By Andy Hale
May 2 is an important day in the history of South Africa. It was on this day in 1994 that Nelson Mandela won the first democratic election in the countries long struggle of racial injustice.
Mandela is such a towering figure among world leaders for his ability to overcome oppression, unjust imprisonment, and unbearable discrimination.
While Mandela’s work is immeasurable, one of his contemporaries deserves equal credit in the fight for the soul of South Africa. In the early 1950s, Desmond Tutu began a spiritual movement for equal rights in the sweltering heat of apartheid’s malice.
“The world of apartheid South Africa was rife with false ways of feeling and thinking, and Tutu spoke often of his struggle to overcome this debilitation. In order to move toward a true way of feeling and thinking, Tutu experienced purgation that set him on his path toward God at an early age,” said Michael Battle on the CBF Podcast.
Reverend Doctor Battle has penned another book on the life and work of Desmond Tutu, specifically zeroing in on the great leader’s spirituality.
“Tutu’s spirituality is highly significant precisely because one cannot distinguish its theory from its praxis, because both toil synchronically toward the desired effect of reconciliation and transformation.”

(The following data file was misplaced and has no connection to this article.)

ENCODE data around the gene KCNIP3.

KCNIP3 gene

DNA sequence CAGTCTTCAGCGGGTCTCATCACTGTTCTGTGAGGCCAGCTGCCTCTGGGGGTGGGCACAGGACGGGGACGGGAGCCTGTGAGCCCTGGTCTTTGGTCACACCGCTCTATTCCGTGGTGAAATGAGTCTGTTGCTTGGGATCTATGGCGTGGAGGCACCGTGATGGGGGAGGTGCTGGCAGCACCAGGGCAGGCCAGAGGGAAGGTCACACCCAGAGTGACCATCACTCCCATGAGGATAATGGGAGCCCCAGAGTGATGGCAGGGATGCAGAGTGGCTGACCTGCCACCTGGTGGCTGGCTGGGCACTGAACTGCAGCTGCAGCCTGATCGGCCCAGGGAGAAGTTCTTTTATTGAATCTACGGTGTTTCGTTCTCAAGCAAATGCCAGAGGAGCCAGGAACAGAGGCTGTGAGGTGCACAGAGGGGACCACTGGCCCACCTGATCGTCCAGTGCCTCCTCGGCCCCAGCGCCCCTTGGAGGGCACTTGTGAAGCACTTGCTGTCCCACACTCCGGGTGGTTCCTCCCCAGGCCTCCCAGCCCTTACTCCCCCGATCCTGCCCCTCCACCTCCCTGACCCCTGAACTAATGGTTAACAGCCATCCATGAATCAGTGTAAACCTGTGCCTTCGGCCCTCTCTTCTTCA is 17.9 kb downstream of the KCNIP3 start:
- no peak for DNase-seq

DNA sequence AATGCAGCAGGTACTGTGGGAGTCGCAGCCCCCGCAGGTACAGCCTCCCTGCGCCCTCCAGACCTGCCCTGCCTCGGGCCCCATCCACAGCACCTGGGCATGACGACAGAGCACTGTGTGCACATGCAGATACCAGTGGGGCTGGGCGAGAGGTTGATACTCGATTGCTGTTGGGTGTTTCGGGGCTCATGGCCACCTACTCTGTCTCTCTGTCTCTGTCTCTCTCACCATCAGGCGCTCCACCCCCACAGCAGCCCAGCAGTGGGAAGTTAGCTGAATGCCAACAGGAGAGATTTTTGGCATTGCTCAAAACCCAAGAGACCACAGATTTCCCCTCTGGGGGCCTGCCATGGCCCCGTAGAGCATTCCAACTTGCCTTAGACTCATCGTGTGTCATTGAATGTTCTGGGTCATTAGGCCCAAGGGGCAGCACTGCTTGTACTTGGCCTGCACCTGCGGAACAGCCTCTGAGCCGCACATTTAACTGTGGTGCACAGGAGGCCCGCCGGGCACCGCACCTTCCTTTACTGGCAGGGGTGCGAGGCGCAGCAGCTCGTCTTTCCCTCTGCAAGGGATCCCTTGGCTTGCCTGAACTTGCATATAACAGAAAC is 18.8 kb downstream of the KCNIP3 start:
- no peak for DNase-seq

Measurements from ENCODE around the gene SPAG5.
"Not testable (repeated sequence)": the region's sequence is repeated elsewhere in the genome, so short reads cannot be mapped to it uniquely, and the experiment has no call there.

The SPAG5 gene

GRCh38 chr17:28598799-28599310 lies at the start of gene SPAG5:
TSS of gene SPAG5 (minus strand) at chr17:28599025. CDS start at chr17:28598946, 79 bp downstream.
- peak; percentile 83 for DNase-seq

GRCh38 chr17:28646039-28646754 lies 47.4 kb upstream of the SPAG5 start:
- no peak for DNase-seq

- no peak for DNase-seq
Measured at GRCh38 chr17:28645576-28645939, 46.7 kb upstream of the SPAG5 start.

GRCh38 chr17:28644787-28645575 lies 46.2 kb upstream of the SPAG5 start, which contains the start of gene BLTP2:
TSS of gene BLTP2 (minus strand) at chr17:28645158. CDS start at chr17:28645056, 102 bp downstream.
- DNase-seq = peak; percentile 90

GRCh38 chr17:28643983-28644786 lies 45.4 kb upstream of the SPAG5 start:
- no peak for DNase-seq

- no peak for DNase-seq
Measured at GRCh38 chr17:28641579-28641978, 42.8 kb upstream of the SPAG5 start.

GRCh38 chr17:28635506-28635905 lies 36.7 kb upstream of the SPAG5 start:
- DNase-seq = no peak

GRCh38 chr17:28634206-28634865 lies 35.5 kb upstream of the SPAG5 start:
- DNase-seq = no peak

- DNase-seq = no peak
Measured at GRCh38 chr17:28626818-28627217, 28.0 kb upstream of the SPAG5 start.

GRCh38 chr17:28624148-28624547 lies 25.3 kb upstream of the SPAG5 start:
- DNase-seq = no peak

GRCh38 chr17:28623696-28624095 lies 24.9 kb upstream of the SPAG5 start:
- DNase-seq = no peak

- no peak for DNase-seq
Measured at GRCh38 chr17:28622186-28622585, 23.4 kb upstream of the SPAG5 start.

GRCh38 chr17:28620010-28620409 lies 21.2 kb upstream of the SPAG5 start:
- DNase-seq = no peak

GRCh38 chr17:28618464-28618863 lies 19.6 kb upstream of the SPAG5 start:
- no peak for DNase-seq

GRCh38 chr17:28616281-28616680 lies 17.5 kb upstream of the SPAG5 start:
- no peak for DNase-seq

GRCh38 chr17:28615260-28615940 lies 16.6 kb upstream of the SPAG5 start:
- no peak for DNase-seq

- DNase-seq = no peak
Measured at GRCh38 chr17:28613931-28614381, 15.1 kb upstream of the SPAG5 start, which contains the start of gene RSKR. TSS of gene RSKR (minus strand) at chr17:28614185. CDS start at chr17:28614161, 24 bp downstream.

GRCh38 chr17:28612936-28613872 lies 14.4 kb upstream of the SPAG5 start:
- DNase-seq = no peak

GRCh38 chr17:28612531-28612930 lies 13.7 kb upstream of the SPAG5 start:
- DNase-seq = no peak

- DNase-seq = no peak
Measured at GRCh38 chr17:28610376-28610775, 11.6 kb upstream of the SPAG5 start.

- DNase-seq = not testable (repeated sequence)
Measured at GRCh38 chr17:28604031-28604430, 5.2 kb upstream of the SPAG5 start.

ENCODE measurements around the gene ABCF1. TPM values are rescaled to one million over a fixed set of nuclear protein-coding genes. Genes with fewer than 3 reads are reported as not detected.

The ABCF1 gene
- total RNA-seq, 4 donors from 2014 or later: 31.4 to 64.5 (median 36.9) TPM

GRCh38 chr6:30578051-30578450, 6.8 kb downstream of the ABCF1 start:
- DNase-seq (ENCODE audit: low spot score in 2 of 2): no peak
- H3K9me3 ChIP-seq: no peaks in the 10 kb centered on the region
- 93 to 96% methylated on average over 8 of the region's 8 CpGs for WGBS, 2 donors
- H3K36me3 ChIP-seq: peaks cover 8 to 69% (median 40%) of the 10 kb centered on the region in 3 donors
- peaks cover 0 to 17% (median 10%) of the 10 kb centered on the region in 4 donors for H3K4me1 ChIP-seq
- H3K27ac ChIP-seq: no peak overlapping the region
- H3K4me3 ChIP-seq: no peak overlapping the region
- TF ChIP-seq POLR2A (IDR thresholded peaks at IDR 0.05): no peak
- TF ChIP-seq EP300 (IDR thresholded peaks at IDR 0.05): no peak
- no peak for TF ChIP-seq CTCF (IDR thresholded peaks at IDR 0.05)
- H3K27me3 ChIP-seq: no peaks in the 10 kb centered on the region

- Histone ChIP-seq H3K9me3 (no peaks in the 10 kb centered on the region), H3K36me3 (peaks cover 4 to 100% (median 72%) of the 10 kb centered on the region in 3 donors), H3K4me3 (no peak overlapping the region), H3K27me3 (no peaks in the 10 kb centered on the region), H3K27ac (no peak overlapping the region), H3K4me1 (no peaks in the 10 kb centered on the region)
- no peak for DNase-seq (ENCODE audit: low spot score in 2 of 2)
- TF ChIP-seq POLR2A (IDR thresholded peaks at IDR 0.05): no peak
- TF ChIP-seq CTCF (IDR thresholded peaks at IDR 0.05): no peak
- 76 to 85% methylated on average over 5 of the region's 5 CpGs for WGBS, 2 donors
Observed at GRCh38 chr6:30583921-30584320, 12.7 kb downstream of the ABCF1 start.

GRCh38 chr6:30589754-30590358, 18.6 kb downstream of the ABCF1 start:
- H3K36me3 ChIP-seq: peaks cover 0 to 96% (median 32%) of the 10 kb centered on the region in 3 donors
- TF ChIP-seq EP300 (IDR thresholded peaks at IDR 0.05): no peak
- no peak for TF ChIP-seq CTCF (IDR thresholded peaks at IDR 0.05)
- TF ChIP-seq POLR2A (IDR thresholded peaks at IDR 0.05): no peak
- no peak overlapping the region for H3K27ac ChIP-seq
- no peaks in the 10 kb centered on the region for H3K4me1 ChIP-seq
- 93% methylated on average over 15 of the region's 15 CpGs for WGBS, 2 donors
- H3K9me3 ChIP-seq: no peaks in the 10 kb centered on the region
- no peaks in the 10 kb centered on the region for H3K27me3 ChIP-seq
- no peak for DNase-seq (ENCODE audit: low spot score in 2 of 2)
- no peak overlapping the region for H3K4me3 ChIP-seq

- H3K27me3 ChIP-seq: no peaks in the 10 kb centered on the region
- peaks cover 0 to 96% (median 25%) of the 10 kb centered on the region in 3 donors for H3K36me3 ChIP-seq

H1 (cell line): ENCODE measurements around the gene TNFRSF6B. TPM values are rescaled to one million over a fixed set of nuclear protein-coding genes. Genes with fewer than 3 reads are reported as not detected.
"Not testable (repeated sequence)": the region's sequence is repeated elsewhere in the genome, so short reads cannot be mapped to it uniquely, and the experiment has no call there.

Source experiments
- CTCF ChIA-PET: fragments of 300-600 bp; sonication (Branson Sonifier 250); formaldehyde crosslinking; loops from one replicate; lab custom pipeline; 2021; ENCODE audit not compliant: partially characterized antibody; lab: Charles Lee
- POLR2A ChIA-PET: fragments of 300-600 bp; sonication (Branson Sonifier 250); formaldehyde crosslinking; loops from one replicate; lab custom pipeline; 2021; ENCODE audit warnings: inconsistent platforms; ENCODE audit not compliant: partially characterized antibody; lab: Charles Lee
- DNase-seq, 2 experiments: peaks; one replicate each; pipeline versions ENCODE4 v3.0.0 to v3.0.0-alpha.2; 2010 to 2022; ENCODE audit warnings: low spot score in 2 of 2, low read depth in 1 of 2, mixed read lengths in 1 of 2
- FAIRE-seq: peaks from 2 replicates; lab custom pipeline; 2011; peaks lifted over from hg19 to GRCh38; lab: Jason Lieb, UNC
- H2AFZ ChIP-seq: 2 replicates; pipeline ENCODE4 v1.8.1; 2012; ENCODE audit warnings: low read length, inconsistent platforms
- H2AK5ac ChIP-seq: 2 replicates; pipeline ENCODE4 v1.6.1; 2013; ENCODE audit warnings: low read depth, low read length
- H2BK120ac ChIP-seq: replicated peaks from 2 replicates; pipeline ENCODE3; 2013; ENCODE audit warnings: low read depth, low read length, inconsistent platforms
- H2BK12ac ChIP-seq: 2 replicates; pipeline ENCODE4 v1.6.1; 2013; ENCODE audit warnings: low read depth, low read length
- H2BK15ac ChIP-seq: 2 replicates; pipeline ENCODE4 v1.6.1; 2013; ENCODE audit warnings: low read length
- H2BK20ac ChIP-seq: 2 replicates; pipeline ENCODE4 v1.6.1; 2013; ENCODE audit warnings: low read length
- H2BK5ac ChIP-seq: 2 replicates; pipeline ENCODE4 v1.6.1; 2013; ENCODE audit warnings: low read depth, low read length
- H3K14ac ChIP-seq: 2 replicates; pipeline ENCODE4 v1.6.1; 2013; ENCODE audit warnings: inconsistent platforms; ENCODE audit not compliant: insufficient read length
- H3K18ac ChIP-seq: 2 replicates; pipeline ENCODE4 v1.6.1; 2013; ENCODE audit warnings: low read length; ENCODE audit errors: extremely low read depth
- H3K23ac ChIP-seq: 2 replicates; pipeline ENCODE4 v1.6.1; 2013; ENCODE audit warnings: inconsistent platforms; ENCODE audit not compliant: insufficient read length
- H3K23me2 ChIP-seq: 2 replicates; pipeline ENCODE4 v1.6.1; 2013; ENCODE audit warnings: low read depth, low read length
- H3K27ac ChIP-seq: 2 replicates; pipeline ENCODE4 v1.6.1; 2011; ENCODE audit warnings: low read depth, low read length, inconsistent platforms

We sat down with the Professor of Church and Society and Director of the Desmond Tutu Center at General Theological Seminary to discuss his new book, Desmond Tutu: A Spiritual Biography of South Africa’s Confessor, and his work as the President and CEO of the PeaceBattle Institute.
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Andy Hale is the creator and host of the Cooperative Baptist Fellowship Podcast. Hale is the senior pastor of University Baptist Church of Baton Rouge, Louisiana, following eight years as the founding pastor of Mosaic Church of Clayton and five years as CBF’s church start specialist. Follow on Twitter @haleandy